Some of the changes will come into effect immediately. An impartiality clause that required the president to sever links with any political party (which he flouted) will expire. Mr Erdogan is expected formally to rejoin AK as soon as official results are announced this week. Within a month, the country’s most influential judicial body, the council of judges and prosecutors, will shrink and move from a system of election by peers to one of appointment by parliament and the president.


Mr Erdogan’s initial comments suggest he will disregard the slim margin of victory and portray the referendum as a sign of support for his crackdown. The day after the vote, his government extended the state of emergency until July 19th. Two days after that, police arrested some 38 people accused of participating in protests.


Turkey is saddled with a constitution opposed by nearly half of all voters in a referendum tainted by fraud claims and held under conditions that made open debate impossible. Mr Erdogan has the powers he has long coveted. They come at the cost of tension at home and isolation abroad.

 





LATEST NEWSAll Today news

11:17 • 25/04

Silent encourages tormentor - Khloe Kardashian remembers Genpcide victims

10:36 • 25/04

Turkey Foreign Ministry slams Trump’s April 24 address

10:24 • 25/04

Samantha Power: ‘I am Sorry that We in Obama Administration did not Recognize Armenian Genocide’

10:17 • 25/04

Historical record of Genocide is clear despite repeated denial – Nancy Pelosi  

09:59 • 25/04

Nagorno-Karabakh soldier fatally wounded by Azerbaijani bullet

09:43 • 25/04

Tens of Thousands hold march for justice to Los Angeles Turkish Consulate

09:39 • 25/04

Rising death toll reported in Venezuela protests

09:29 • 25/04

Elton John recovers from potentially deadly infection

09:12 • 25/04

We honor the victims of ‘Meds Yeghern’ – Trump’s address on Genocide Remembrance Day

08:57 • 25/04

France elections: Le Pen steps aside to focus on presidential campaign

17:52 • 24/04

Pope Francis conveyed message of peaceful dialogue – Mikael Minasyan

16:28 • 24/04

Keeping the Promise – Huffington Post

16:12 • 24/04

Aurora names five finalists for 2017 award (photos)

15:28 • 24/04

Driverless car trials approved in London

15:02 • 24/04

Genocide remembrance not just experience of past grief – US-Armenian philanthropist

14:23 • 24/04

Cyprus reiterates support to Armenian Genocide recognition

14:14 • 24/04

Istanbul police hamper Armenian Genocide march  

13:35 • 24/04

Thousands commemorate Armenian Genocide at Montebello monument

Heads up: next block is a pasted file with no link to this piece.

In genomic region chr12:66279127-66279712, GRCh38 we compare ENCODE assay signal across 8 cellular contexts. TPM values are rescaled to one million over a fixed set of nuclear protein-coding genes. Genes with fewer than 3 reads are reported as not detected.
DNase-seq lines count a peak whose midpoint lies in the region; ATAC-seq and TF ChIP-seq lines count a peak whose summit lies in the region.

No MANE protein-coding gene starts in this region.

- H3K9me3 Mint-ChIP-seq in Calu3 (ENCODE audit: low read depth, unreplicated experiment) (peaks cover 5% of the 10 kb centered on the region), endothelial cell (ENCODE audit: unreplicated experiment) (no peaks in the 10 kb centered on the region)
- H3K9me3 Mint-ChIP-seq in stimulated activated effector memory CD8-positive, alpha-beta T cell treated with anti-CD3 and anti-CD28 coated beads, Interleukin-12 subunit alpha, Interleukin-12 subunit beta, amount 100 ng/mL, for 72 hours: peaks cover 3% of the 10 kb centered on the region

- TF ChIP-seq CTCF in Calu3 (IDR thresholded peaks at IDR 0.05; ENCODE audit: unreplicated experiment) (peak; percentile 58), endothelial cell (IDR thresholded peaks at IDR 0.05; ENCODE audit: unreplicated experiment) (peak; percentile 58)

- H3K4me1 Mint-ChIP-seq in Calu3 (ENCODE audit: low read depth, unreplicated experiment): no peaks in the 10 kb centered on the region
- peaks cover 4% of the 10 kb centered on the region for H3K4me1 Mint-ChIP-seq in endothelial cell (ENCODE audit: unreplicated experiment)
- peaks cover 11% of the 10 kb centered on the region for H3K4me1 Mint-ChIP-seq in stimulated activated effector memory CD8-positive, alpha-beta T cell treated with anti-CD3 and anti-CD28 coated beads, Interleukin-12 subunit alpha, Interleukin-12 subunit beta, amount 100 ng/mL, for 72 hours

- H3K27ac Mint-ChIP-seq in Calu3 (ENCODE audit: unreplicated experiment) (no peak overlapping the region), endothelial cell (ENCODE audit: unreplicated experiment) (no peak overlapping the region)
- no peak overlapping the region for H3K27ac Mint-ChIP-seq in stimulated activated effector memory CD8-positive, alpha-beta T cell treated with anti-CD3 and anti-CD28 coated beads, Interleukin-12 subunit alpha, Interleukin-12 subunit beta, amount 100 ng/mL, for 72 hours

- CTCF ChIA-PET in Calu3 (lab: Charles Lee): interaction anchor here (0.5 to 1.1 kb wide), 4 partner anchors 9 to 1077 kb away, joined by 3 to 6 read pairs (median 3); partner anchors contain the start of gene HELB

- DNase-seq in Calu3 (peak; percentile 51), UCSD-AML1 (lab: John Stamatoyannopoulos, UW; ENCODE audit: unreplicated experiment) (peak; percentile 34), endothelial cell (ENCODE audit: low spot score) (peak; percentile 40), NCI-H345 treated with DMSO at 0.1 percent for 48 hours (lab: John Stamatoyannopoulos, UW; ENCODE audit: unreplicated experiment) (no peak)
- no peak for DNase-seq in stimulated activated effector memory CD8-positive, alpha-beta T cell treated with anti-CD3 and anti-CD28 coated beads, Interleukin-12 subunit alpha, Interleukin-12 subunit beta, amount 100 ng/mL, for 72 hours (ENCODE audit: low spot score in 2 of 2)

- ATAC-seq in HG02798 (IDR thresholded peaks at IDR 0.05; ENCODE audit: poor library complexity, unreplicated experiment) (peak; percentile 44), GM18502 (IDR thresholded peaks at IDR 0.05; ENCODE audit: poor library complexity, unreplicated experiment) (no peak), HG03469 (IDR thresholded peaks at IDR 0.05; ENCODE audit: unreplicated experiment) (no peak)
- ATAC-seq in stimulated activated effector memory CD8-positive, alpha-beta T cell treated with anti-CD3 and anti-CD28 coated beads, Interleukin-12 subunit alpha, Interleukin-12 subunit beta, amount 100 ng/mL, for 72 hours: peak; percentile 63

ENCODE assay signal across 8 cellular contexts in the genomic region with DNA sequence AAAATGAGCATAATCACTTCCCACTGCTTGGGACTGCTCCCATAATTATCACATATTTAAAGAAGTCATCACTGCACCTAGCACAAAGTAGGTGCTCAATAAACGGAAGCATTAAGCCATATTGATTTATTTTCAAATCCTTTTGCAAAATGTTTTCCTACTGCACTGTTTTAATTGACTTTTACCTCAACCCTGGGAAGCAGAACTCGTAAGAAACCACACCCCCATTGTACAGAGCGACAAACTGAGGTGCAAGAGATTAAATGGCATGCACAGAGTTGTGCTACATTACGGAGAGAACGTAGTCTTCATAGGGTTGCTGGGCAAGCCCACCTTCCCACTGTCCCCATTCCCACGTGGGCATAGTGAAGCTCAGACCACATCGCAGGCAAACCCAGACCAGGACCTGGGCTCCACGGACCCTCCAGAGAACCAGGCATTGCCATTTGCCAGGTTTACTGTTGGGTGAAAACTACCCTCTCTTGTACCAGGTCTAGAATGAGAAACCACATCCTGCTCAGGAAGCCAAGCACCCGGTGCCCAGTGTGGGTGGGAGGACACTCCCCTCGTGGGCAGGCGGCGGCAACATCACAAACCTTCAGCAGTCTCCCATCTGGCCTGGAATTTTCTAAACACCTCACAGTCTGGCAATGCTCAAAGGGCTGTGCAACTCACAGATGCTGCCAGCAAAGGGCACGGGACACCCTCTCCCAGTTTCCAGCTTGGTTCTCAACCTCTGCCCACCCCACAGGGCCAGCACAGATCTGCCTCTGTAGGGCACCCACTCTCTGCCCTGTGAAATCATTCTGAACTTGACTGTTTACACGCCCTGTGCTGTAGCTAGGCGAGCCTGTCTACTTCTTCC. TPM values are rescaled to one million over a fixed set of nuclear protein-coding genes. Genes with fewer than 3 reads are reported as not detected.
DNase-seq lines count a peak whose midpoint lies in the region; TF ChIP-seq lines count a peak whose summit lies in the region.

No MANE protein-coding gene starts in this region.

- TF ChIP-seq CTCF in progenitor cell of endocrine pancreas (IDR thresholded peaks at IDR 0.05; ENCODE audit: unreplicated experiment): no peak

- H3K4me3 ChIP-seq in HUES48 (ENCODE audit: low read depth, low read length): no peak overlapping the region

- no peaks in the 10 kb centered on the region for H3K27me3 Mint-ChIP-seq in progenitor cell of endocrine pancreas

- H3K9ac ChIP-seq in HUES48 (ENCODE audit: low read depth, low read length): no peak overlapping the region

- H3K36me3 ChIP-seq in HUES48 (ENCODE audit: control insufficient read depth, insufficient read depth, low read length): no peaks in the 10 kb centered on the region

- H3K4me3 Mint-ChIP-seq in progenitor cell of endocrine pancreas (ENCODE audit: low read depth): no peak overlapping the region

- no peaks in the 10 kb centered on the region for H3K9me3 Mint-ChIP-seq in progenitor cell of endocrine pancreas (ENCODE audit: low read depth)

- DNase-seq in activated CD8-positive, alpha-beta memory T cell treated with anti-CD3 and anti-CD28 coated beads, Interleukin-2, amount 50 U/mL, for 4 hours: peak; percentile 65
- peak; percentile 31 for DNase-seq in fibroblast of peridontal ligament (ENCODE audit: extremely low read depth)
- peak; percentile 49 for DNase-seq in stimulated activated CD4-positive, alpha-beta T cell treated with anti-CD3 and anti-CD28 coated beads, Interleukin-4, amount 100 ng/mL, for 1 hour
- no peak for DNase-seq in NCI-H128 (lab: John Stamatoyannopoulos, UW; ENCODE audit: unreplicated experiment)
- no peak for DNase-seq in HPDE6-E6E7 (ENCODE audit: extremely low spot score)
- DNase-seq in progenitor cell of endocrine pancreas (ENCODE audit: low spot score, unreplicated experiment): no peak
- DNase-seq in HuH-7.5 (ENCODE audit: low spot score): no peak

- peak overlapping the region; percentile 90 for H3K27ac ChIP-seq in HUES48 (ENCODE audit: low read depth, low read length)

13:27 • 24/04

This genocide must be eventually recognized – parliament official

12:42 • 24/04

Istanbul church hosts Armenian Genocide mass

12:18 • 24/04

Naming the Armenian genocide for what it is – Chris Bohjalian

11:55 • 24/04

Armenian Genocide victims remembered in special Mass

11:30 • 24/04

Syria’s Kessab hit in fresh rocket attack

11:02 • 24/04

Euro jumps after French presidential election

10:50 • 24/04

Istanbul-Armenians to remember Genocide victims  

10:30 • 24/04

We will not allow more crimes of genocide – Serzh Sargsyan

10:17 • 24/04

Armenians marking Genocide anniversary today

09:30 • 24/04

Football: Messi scores last-second winner

09:16 • 24/04

French election: Macron appears set for Elysee in runoff with Le Pen

15:30 • 22/04

US to honor refugee deal with Australia, says Mike Pence

15:18 • 22/04

Canadians solemnly commemorate Armenian Genocide victims – Justin Trudeau

15:16 • 22/04

Trump was cut from an Al Pacino film after demanding role

14:58 • 22/04

National Archives to publish new editions on Armenian Genocide

14:08 • 22/04

Putin, Erdogan to meet in Turkey in May

13:39 • 22/04

US congressman calls for proper recognition of Armenian Genocide

13:27 • 22/04

Eco-friendly development ‘pressing demand’ in Armenia - minister

12:30 • 22/04

All-electric ‘flying car’ take its first test flight in Germany

12:15 • 22/04

Armenian premier calls for stronger efforts to boost social well-being

11:31 • 22/04

Ibrahimovic to retire: Man United star to end career after horror injury - reports

11:24 • 22/04

Zhoghovurd: Russian low-coster’s disappointing shock

10:30 • 22/04

Demi Moore sells NYC iconic penthouse for $45M

10:13 • 22/04

Azerbaijan keeps Karabakh frontline under heavy fire  

10:00 • 22/04

8-year-old Siberian albino girl being flooded with modeling offers for unique beauty

09:30 • 22/04